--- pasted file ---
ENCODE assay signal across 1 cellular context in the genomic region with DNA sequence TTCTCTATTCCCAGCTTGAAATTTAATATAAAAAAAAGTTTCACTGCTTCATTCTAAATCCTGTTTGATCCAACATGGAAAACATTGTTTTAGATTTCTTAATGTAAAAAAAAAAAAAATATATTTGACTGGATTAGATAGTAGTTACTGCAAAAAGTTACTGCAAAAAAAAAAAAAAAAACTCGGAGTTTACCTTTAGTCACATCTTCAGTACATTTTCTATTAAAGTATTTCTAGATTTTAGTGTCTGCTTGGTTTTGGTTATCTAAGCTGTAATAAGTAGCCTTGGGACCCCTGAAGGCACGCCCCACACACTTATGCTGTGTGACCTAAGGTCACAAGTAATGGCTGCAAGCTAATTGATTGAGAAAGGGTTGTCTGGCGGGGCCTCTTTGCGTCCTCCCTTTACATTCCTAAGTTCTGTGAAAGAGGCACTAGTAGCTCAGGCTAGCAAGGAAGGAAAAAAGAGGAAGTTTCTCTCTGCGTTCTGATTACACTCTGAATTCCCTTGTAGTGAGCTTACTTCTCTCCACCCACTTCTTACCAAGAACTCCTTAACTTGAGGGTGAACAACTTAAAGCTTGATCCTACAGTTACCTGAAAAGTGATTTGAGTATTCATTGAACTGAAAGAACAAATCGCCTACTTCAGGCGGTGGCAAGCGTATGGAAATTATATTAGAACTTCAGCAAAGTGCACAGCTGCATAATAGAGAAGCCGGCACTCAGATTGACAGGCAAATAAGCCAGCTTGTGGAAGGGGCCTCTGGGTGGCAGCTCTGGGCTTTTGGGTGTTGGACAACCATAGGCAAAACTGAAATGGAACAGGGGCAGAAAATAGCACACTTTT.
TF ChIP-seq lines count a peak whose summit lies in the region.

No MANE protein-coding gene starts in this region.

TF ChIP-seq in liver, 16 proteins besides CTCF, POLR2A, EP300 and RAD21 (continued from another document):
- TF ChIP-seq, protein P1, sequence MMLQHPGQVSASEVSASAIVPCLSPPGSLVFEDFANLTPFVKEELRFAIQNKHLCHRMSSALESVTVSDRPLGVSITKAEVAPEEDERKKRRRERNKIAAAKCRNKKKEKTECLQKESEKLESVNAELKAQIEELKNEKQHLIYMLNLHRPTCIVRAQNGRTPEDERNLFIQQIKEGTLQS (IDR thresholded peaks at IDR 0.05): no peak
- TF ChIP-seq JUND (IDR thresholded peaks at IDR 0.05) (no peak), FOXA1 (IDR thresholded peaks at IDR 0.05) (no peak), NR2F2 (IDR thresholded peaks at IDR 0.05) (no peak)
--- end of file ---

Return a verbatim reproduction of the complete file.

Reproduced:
ENCODE assay signal across 1 cellular context in the genomic region with DNA sequence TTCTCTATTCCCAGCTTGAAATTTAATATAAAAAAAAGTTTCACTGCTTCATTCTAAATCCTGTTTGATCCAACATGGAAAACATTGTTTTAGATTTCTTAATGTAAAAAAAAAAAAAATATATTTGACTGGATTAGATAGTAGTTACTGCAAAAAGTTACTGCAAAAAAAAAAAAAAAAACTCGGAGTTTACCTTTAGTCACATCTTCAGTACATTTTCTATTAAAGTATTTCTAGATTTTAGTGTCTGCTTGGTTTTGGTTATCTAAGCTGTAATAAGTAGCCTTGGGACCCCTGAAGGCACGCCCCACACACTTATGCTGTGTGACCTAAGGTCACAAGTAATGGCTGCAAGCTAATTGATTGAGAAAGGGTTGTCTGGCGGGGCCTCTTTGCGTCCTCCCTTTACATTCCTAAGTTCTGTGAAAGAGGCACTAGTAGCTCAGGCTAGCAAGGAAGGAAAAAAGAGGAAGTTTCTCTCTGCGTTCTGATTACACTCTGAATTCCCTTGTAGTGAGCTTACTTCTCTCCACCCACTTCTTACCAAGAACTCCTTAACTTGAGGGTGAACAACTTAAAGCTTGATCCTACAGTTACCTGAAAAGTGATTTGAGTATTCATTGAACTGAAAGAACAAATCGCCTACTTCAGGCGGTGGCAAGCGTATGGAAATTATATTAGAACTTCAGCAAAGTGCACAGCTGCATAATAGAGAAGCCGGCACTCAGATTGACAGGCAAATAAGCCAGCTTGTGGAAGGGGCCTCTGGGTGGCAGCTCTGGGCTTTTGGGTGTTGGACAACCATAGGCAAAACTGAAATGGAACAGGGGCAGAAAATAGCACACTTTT.
TF ChIP-seq lines count a peak whose summit lies in the region.

No MANE protein-coding gene starts in this region.

TF ChIP-seq in liver, 16 proteins besides CTCF, POLR2A, EP300 and RAD21 (continued from another document):
- TF ChIP-seq, protein P1, sequence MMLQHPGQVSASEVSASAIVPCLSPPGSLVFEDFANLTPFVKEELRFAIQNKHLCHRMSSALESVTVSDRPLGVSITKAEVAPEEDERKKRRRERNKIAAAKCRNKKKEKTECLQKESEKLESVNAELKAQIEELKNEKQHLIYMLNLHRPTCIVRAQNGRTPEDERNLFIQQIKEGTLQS (IDR thresholded peaks at IDR 0.05): no peak
- TF ChIP-seq JUND (IDR thresholded peaks at IDR 0.05) (no peak), FOXA1 (IDR thresholded peaks at IDR 0.05) (no peak), NR2F2 (IDR thresholded peaks at IDR 0.05) (no peak)